Trayvon Martin’s Mother Devastated to Hear Juror’s Regrets
(NEW YORK) -- Trayvon Martin's mother, Sybrina Fulton, said it was "devastating" to hear a juror tell ABC News in an exclusive interview that the jury in the George Zimmerman case thought the former neighborhood watchman was guilty and "got away with murder."
"It is devastating for my family to hear the comments from juror B29, comments which we already knew in our hearts to be true," Fulton said in a statement released Thursday through The Trayvon Martin Foundation. "That George Zimmerman literally got away with murder. This new information challenges our nation once again to do everything we can to make sure that this never happens to another child."
"That's why Tracy [Martin] and I have launched The Trayvon Martin Foundation to try and take something very painful and negative and turn it into something positive as a legacy to our son," Fulton added.
Fulton's comments came hours after juror B29 emerged from the shadows and told ABC's Good Morning America anchor Robin Roberts on Thursday that she believes she owes Martin's parents an apology because she feels "like I let them down."
"It's hard for me to sleep, it's hard for me to eat because I feel I was forcefully included in Trayvon Martin's death. And as I carry him on my back, I'm hurting as much [as] Trayvon Martin's mother because there's no way that any mother should feel that pain," said juror B29, who only wanted to be identified as Maddy.
Zimmerman was acquitted earlier this month of second-degree murder and manslaughter charges in the 2012 slaying of the unarmed teen. The case spawned heated national debates about racial profiling and the so-called Stand Your Ground self-defense laws in Florida and other states.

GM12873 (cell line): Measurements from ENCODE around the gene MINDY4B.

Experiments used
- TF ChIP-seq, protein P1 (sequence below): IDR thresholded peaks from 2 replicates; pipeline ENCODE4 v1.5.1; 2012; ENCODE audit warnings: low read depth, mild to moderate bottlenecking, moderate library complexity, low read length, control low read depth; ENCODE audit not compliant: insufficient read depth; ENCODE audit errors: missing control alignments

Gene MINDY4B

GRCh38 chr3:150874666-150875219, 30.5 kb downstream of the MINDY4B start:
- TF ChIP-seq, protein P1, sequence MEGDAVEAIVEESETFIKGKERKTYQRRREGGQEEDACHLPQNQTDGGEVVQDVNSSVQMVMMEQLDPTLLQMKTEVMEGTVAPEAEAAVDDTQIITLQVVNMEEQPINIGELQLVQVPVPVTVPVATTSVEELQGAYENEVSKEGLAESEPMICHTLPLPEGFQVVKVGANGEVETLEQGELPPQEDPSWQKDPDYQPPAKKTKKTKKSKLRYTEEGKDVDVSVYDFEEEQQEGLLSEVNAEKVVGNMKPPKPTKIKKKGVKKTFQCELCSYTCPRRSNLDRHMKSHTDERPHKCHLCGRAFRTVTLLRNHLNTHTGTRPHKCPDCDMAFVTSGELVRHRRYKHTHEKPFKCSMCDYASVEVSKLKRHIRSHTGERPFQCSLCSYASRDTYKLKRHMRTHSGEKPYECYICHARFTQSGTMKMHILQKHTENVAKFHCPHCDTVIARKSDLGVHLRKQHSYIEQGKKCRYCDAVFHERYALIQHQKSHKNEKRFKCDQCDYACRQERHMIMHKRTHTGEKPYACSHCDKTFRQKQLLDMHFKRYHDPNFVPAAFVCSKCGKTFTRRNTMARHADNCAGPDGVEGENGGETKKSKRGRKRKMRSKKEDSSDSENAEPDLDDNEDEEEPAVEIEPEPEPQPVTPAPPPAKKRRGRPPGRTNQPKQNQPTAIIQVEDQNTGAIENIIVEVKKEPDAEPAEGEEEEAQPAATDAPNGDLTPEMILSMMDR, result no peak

Maddy, a nursing assistant and mother of eight children, was the only minority member of the all-female panel. Maddy said she favored convicting Zimmerman of second-degree murder when deliberations began.
"I was the juror that was going to give them the hung jury. I fought to the end," she said.
Her feelings were eventually swayed by the second day of deliberations after she realized there wasn't enough proof to convict Zimmerman of murder or manslaughter under Florida law.
"You can't put the man in jail even though in our hearts we felt he was guilty," Maddy said. "But we had to grab our hearts and put it aside and look at the evidence."
But her feelings about Zimmerman's actions are clear.
"George Zimmerman got away with murder, but you can't get away from God. And at the end of the day, he's going to have a lot of questions and answers he has to deal with," Maddy said. "[But] the law couldn't prove it."
Zimmerman concedes he shot and killed Martin in Sanford, Fla., on Feb. 26, 2012, but maintains he fired in self-defense.
"That's where I felt confused, where if a person kills someone, then you get charged for it," Maddy said. "But as the law was read to me, if you have no proof that he killed him intentionally, you can't say he's guilty."
Maddy, who only recently moved to Florida from Chicago, said she has had trouble adjusting to life after the verdict, and has wrestled with whether she made the right decision.
"I felt like I let a lot of people down, and I'm thinking to myself, 'Did I go the right way? Did I go the wrong way?'" she said.
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